for this to happen is to ensure that the Univer- provide full disclosure of all factual information
sity speaks accurately, factually, and with one as quickly as possible with full regard for indi-
voice. Rumors and inaccurate information can vidual privacy and legal responsibility.
easily undercut efforts to maintain life safety
efforts. At the very least, a distorted version of
events in the media can cause needless worry If you have information that you think is impor-
on the part of students and their families. The tant, please share it with the authorized
president has authorized the vice president for spokesperson.
institutional relations to be the authorized
spokesperson for the University. During or after
Are there other ways you can help?
Yes! For example, administrators, deans and depart- dures and maintaining a safe residence hall Report unsafe
ment heads are encouraged to follow the practices
environment. During an emergency, they are
responsible for helping to ensure the safe
• Preparedness: Inform your employees and stu- evacuation of residents. Facilities
dents of the procedures outlined in this pamphlet.
• All employees are encouraged to contact
Arrange for further explanations and on-the-job train-
ing through the University Police-Fire Marshal's of-
Facilities Management for the repair of any un- 832-2301
safe conditions. Where appropriate, you may
also want to notify the University Fire Marshal at
• Emergency Situations: To the extent possible, extension 22386.
inform all employees under your direction of the
emergency condition. Evaluate the impact of the
emergency and take appropriate action. This may
include ceasing operations and initiating building
evacuation. Maintain emergency telephone communi-
cations with University officials - from another site if
• Residence hall directors and assistants are re-
sponsible for the preparedness of their area of re-
sponsibility by ensuring that residents are familiar
with alarm response procedures, evacuation proce-
Revision of April 24, 2007 Page 7
What should you do about a bomb threat?
Unfortunately faculty and students at police may ask you to conduct a simple
campuses everywhere may have to deal with "SEARCH" of the area. Observe carefully.
bomb threats on campus. Although actual DO NOT touch strange objects that you don't
bombing incidents are rare in colleges and recognize or that seem out of place; if you or
universities, there is always a possibility that co-workers cannot account for the item notify
such an incident could occur. The University’s the responding police officer.
goal is to assure that its community is safe.
Understanding that a common goal of bomb If a Suspicious Object is Located
threats is to disrupt classes or examinations,
the University also intends to proceed with all
scheduled examinations and with regular DO NOT touch or move the object.
instruction to the fullest extent possible.
Clear the area and prevent unauthorized peo-
ple from entering.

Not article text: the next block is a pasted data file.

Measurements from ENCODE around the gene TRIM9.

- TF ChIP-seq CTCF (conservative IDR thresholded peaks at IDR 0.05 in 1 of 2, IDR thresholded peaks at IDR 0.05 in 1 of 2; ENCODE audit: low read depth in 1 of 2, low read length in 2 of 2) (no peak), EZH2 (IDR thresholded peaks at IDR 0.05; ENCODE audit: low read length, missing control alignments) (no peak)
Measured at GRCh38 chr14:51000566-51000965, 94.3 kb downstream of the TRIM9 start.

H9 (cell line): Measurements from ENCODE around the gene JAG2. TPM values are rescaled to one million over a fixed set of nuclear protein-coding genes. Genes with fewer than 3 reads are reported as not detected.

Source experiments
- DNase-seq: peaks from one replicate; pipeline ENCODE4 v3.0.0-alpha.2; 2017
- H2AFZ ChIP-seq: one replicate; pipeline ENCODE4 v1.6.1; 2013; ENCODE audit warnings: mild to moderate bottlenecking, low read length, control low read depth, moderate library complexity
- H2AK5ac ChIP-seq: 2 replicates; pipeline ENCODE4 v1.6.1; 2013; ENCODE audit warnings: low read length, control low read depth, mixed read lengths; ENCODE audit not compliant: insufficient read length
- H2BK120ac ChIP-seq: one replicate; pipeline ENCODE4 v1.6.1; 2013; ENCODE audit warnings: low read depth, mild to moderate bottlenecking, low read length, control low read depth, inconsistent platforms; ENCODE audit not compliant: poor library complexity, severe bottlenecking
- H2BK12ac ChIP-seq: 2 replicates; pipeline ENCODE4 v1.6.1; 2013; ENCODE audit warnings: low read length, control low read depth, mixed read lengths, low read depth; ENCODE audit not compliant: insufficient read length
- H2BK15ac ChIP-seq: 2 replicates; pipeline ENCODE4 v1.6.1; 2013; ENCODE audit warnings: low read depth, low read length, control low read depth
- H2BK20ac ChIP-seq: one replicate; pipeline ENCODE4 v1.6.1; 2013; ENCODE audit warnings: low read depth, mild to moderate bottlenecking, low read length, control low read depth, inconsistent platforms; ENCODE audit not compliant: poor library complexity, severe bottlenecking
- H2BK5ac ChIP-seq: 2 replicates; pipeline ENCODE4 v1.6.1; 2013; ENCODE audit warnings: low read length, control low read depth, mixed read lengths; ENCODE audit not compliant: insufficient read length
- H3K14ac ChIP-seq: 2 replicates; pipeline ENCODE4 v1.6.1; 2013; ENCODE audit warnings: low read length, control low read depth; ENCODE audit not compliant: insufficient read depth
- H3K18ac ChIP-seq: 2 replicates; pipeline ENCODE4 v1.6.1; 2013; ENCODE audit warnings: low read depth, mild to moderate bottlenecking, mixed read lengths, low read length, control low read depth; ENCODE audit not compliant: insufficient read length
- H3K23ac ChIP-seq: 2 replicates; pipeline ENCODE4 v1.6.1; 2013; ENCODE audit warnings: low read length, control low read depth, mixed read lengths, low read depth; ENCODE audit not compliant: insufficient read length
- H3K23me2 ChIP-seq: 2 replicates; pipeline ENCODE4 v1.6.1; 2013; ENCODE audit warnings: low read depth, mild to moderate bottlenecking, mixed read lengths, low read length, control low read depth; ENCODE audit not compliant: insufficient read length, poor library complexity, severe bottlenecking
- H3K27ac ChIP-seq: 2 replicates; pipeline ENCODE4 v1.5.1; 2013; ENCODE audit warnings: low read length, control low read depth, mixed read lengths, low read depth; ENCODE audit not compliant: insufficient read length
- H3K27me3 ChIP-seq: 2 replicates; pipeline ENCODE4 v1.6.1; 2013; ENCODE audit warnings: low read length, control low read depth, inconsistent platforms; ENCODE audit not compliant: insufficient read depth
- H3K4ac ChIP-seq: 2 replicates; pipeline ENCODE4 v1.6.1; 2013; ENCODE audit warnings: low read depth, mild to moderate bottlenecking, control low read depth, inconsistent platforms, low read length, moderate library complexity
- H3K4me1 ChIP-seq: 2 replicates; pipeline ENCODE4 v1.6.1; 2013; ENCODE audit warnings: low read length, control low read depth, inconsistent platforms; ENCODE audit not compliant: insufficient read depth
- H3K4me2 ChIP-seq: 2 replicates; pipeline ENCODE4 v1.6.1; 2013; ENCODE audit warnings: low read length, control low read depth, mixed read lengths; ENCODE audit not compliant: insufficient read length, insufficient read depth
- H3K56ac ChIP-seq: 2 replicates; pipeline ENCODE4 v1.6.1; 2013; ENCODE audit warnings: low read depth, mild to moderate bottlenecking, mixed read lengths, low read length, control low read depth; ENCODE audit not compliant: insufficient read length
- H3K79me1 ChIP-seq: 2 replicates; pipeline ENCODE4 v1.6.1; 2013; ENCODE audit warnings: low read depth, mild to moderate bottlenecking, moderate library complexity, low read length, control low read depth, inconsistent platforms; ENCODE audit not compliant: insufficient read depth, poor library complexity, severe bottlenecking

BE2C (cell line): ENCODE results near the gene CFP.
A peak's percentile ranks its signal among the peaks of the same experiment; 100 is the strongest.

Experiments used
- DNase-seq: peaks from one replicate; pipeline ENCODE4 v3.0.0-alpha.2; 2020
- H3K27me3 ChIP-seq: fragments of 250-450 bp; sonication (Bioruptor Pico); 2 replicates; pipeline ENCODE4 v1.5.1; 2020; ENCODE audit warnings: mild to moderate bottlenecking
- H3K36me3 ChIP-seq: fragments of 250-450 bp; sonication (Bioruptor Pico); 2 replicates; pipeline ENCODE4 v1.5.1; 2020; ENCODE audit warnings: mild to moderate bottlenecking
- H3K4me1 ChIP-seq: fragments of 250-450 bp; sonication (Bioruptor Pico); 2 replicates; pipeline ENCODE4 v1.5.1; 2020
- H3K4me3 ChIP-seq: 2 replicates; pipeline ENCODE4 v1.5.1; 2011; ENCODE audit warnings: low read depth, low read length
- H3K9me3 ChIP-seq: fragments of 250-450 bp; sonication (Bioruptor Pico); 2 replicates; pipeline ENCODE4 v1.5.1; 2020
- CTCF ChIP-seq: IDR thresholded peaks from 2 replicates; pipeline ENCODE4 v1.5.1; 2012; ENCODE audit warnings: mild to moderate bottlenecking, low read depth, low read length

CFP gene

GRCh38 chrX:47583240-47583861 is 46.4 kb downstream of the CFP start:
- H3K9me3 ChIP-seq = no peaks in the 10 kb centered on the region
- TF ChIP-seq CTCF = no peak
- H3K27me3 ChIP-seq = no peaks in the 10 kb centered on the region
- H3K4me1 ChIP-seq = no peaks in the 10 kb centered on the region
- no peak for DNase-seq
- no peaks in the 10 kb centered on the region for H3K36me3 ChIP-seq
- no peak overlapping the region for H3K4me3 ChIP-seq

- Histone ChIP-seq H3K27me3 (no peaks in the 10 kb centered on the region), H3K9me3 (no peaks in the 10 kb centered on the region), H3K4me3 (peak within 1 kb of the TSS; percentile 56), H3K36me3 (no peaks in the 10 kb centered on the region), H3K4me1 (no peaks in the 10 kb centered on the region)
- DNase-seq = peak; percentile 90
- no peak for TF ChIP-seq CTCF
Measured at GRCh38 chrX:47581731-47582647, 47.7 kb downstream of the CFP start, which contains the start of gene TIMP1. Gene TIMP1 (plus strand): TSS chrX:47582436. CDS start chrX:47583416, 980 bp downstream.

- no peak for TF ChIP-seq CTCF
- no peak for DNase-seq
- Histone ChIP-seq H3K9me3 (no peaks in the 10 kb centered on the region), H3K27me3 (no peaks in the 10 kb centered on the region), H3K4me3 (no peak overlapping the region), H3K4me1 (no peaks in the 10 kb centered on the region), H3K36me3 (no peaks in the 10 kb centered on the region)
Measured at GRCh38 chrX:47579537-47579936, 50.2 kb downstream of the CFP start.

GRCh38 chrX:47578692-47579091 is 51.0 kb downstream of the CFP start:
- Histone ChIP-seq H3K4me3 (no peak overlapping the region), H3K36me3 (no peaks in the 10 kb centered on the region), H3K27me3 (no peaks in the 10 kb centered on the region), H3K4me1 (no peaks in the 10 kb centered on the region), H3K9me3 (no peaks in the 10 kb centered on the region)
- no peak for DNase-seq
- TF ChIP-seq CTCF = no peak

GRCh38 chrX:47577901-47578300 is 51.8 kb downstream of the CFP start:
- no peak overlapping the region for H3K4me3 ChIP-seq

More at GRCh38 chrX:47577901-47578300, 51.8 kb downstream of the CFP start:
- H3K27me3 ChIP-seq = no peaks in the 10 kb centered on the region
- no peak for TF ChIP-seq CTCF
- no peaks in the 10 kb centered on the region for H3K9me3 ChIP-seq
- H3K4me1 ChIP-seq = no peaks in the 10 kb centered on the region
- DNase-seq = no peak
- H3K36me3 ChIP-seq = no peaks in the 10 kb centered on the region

If you receive a bomb threat, it is crucial that Immediately contact the CCSU Police via 911
you stay calm, listen to the caller, his/her voice or extension 22375.
characteristics, and any background noises.
Ask the caller to repeat the message and/or
ask questions such as where the bomb is See the next page for the FBI Advisory depict-
located and what time it is scheduled to ing suspicious packages.
detonate. If possible record every word spoken.
A Bomb Threat Checklist (A copy is at the end
of this Guide.) should be kept near the phone,
readily available to guide you in documenting
as much information as possible from the
After recording this information contact the
CCSU Police Department immediately via 911
or at extension 22375.
Any threat that is received in a physical form
(such as a letter, email or recording) must be
treated as evidence and should not be handled
by many people. Law enforcement authorities
may be able to trace the source of the threat.
DO NOT attempt to evacuate the building your-
self and DO NOT pull the fire alarm. The deci- While many people think this
is what a bomb looks like, in
sion to search and/or evacuate will be made by fact modern explosives can
appropriate authority after evaluating all avail- be hidden or fashioned to
able information. appear to look like any num-
ber of ordinary objects.
Because you are most familiar with what is
supposed to be in your work environment the
Revision of April 24, 2007 Page 8
Revision of April 24, 2007 Page 9
What should you about biological threats, such as anthrax?
test the suspected substance if needed and
make recommendations that will assure that
These guidelines were developed for State no one will become ill if a genuine anthrax
agencies jointly by the Department of Public exposure has occurred.
Health and the Department of Public Works
to reflect the current information issued by • It will rarely be necessary to consider
the Center for Disease Control and immediate evacuation of a whole floor of a
Prevention, the US Postal Service, and the building or a building in response to an
FBI. As new information becomes available, anthrax threat alone.
updates will be issued. Please share this This would only be
information with your employees who necessary for possible
process mail and other appropriate parties. anthrax exposures if the
HOW TO HANDLE ANTHRAX widespread airborne
contamination in a
Letters containing Bacillus anthracis
(anthrax) spores have been received by mail DO NOT PANIC
in several areas in the United States. In
some instances anthrax exposures have • Anthrax organisms can cause infection in